• The trust will distribute assets to you when you need them, and, in the meantime, your investments will grow free of state and local taxes.

    Moving Carried Interest Out of State: Why This Is a “Parent-Seeded” Trust

    As a quick reminder, to transfer his carried interest out of New York’s tax jurisdiction. Kevin sold the carry to a BDIT trust his parents set up for him in South Dakota. A third party has to set up the trust because if a Kevin, a New York resident, does it, New York will attempt to tax it—and will probably succeed!

    It’s important to understand, though, that Kevin is the beneficiary of the trust, and he will still ultimately control the proceeds. But by structuring things this way, he will be able to avoid state and local taxes.

    No State or Local Taxes When Carry Pays Out

    If he had kept his carry in his own name, Kevin would have owed about $3.7 million in taxes. (That’s about 24% federal capital gains taxes, 10% state, and 3% local.) By moving the carry to a South Dakota trust instead, Kevin will zero out the state and local portions of that tax bill, saving about $1.3 million dollars in the process.

    Instead of owing $3.7 million in taxes, the trust—which is a legal resident of South Dakota—would owe just $2.4 million in taxes. The key here is that South Dakota does not have a state tax, so the trust, as the owner of the carry, only has to pay federal taxes!

    Reinvest the Savings

    That’s the story on the up-front taxes (or lack thereof). But just as important is what happens going forward: Kevin gets to reinvest the proceeds from his carry—including the millions in tax savings—free and clear of state and local taxes. By reinvesting tax free his after-tax carry proceeds of $7.6 million (instead of the $6.3 million he would have had without tax planning), Kevin is able to create even more long term wealth.

    Total Returns

    What would all of these tax savings and investment gains mean for Kevin’s bottom line? If he has his money in a BDIT, then 10 years after the realization of his carried interest—just to pick a reasonable time frame—he’ll end up with about $14.5 million in after-tax assets that he can distribute to himself.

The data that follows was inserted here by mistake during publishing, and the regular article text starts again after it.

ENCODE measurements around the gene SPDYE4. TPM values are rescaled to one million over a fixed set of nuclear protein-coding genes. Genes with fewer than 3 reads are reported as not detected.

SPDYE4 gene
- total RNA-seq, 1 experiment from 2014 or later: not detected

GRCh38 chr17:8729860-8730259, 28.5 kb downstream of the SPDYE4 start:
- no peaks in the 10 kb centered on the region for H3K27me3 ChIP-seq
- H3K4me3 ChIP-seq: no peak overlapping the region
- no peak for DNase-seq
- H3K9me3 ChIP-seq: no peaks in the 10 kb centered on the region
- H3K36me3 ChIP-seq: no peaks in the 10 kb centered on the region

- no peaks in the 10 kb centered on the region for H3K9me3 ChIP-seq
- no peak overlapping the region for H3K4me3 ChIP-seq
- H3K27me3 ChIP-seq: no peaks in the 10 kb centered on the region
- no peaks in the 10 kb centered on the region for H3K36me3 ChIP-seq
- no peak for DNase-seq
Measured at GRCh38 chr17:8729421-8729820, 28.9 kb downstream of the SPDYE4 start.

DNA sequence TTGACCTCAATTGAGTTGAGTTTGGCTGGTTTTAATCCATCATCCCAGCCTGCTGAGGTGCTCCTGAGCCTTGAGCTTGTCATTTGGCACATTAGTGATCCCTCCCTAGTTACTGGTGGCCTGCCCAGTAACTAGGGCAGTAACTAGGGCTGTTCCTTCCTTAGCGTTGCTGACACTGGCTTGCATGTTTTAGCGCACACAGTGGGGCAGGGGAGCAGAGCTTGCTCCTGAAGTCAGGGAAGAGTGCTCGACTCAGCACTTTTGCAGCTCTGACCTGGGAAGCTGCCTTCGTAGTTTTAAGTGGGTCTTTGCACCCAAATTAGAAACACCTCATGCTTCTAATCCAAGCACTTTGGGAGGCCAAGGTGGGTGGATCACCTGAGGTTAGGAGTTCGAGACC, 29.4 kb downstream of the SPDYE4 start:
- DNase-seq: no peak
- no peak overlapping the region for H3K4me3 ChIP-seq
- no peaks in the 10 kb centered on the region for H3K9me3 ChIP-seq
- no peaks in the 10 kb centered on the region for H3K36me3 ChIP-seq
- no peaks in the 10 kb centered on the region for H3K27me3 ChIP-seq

If, instead, Kevin had kept his money in his own name, he would have instead ended up with about $12 million. In addition, Kevin’s assets in the trust will be protected against creditors because the assets are owned by the trust instead of by him, giving his assets an additional layer of protection.

    In short, Kevin will pocket an extra $2.5 million after 10 years, all because he put his carry into a BDIT back when his carry was worth almost nothing.

    ScenarioCarry ProceedsUp-Front TaxesAmount Reinvested10-Year ReturnsExtra Return
    BDIT$10,000,000$2,400,000$7,600,000$14,500,000$2,500,000
    No Tax Plan$10,000,000$3,700,000$6,300,000$12,000,000$0

    Next Steps

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    About Valur

    We built a platform to give everyone access to the tax and wealth building tools of the ultra-rich like Mark Zuckerberg and Phil Knight. We make it simple and seamless for our customers to take advantage of these hard to access tax advantaged structures so you can build your wealth more efficiently at less than half the cos of competitors. From picking the best strategy to taking care of all the setup and ongoing overhead, we make it easy and have helped create more than $500m in wealth for our customers.